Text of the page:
#1
e|------------------------------------------------------------------------------------------------|
B|------------------------------------------------------------------------------------------------|
G|--------------9-9-9-9--5--10----------------9-9-9-9--5--15---------------------------|
D|0-0-0-0--------------------------0-0-0-0----------------------------0*-------------------|
A|0-0-0-0----7-7-7-7--3---8---0-0-0-0----7-7-7-7--3--13-----0*-------------------|
D|0-0-0-0-------------------------0-0-0-0-----------------------------0*-------------------|

So, basically, what I want to do is prevent useless cluttering by representing each chord as a quarter note, or a full strum pattern.

Is this appropriate?
#2
Is
0*
0*
0*
supposed to represent a chord strummed in 16ths equalling one quarter note?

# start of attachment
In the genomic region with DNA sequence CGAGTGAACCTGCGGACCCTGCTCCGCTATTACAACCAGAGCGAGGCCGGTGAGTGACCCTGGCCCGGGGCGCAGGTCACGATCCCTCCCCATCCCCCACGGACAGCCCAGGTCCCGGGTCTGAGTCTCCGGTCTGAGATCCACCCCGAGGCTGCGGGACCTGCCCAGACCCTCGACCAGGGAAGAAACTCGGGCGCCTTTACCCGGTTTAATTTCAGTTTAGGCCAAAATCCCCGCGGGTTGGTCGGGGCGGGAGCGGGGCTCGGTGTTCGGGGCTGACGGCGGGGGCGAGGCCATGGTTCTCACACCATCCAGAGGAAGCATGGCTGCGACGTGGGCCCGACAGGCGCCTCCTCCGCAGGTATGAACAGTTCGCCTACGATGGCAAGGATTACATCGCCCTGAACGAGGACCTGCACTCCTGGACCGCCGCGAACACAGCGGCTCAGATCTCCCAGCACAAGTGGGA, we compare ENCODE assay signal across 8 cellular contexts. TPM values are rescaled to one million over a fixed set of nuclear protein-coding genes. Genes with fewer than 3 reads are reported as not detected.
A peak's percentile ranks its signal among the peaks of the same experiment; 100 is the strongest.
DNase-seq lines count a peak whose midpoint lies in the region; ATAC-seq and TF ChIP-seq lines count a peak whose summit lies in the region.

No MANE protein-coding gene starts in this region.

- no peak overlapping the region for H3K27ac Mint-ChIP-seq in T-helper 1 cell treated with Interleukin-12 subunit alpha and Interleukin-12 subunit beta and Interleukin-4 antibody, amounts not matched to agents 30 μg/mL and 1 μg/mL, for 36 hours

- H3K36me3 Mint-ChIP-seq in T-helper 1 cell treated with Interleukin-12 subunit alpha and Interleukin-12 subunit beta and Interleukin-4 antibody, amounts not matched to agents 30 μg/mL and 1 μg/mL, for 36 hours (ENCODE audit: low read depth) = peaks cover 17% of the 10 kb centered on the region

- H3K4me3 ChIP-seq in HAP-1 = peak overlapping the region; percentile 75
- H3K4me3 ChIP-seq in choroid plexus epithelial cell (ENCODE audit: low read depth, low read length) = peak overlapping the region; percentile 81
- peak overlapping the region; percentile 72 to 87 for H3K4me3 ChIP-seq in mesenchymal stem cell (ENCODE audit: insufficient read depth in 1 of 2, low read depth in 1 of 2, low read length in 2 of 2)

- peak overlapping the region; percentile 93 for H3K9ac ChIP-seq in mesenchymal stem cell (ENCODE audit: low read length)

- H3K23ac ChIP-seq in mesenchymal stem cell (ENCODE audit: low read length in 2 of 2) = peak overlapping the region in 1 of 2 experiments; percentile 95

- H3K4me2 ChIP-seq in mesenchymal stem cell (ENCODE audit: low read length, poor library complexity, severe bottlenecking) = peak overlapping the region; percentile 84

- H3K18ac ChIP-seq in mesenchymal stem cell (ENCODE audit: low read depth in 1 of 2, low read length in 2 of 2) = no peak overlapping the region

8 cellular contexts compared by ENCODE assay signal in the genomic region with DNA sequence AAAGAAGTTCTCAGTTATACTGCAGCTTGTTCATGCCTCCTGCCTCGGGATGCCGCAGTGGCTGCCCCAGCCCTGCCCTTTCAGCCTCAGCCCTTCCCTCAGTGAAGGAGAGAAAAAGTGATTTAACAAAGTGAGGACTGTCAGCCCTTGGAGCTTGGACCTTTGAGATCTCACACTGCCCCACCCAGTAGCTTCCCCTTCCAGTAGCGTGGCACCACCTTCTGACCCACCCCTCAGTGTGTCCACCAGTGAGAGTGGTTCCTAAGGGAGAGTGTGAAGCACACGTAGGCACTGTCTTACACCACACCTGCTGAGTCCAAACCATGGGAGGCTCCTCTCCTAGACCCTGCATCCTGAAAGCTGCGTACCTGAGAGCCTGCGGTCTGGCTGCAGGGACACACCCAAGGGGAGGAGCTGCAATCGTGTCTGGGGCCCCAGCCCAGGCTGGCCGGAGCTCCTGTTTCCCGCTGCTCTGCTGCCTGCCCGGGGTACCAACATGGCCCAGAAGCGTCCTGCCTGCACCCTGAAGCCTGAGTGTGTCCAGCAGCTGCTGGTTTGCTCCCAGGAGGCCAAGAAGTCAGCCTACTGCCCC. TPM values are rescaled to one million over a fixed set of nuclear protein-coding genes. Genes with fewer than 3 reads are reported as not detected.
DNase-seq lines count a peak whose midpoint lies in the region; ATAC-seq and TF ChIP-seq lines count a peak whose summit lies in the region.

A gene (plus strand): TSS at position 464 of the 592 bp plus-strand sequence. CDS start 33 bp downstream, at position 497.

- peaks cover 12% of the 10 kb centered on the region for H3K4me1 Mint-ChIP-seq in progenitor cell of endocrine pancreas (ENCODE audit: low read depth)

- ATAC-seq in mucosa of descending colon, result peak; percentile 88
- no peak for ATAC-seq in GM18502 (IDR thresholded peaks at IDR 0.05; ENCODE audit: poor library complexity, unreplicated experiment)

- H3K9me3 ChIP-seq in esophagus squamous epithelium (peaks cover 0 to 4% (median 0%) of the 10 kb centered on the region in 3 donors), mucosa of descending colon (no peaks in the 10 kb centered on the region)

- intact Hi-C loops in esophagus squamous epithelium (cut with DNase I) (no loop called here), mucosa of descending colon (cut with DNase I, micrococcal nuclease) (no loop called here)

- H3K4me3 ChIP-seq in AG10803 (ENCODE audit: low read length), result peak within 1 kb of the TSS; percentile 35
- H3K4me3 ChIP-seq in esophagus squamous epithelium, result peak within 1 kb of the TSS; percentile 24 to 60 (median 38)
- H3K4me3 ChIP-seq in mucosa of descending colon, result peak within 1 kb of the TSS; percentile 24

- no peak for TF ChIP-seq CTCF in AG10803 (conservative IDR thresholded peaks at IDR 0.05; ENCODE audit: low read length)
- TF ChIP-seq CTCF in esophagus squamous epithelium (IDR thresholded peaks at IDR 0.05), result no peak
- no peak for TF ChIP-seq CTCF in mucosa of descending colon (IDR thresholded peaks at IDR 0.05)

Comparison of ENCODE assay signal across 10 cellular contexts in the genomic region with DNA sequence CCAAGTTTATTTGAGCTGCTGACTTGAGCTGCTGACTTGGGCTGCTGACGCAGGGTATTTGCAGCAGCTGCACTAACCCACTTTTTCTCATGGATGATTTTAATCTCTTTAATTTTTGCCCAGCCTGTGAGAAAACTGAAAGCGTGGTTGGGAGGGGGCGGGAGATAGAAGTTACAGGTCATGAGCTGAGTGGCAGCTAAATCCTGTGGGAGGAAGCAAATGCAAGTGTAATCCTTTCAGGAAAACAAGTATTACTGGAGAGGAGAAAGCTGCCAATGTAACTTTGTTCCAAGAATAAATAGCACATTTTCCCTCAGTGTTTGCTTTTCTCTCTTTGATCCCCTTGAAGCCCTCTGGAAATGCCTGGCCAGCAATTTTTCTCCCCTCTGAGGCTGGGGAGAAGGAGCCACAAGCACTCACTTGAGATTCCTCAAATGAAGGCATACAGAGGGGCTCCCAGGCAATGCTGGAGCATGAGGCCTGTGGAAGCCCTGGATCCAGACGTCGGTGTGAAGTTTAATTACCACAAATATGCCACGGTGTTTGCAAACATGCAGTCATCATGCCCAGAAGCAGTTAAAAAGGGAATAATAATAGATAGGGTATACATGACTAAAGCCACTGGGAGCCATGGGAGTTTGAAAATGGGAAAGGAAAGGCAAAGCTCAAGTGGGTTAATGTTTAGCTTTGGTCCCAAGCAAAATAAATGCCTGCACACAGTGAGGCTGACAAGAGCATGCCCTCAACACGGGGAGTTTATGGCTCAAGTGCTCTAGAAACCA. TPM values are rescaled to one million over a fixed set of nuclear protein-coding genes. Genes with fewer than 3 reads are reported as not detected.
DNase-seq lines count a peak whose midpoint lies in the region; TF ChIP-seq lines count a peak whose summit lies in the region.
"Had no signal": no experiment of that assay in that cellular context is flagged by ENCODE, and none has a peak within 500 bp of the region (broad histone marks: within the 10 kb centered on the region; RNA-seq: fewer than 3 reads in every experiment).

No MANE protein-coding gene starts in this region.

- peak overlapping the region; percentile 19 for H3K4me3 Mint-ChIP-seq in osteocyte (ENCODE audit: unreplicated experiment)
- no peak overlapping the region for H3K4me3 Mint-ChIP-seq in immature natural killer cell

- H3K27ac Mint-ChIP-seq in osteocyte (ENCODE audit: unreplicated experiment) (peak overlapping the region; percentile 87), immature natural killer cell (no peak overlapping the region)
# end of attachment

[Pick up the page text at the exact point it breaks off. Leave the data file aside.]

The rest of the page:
I don't think so, if it's played like that it should be written out in full.
What may help with your above example is to split it up into bars (it doesn't look as though it should all be one bar), and make sure the distances between the numbers represent the rhythm as accurately as possible if you haven't done so already.
#3
If it's constant 16th notes (and the rhythm doesn't change), I don't see a problem with it. Write something like "play in 16ths" above it. I would also suggest using bar lines.

There's also an "official" way of notating this that you mostly see in older scores (I guess they used it to save time, space and ink - back then scores were hand made).



If you think it makes your tab easier to read, do it. But sometimes it just makes it more difficult to read. If there's a lot of repetition, I can see it making sense. But whenever you use abbreviations like that, you need to consider if it actually just makes everything more difficult. It may save your own time (then again, just use copy-paste), but do you think it saves other people's time?

When it comes to reading sheet music, I prefer having everything written out. To me it's easier to read 16th notes than quarter notes with slashes.
Quote by AlanHB
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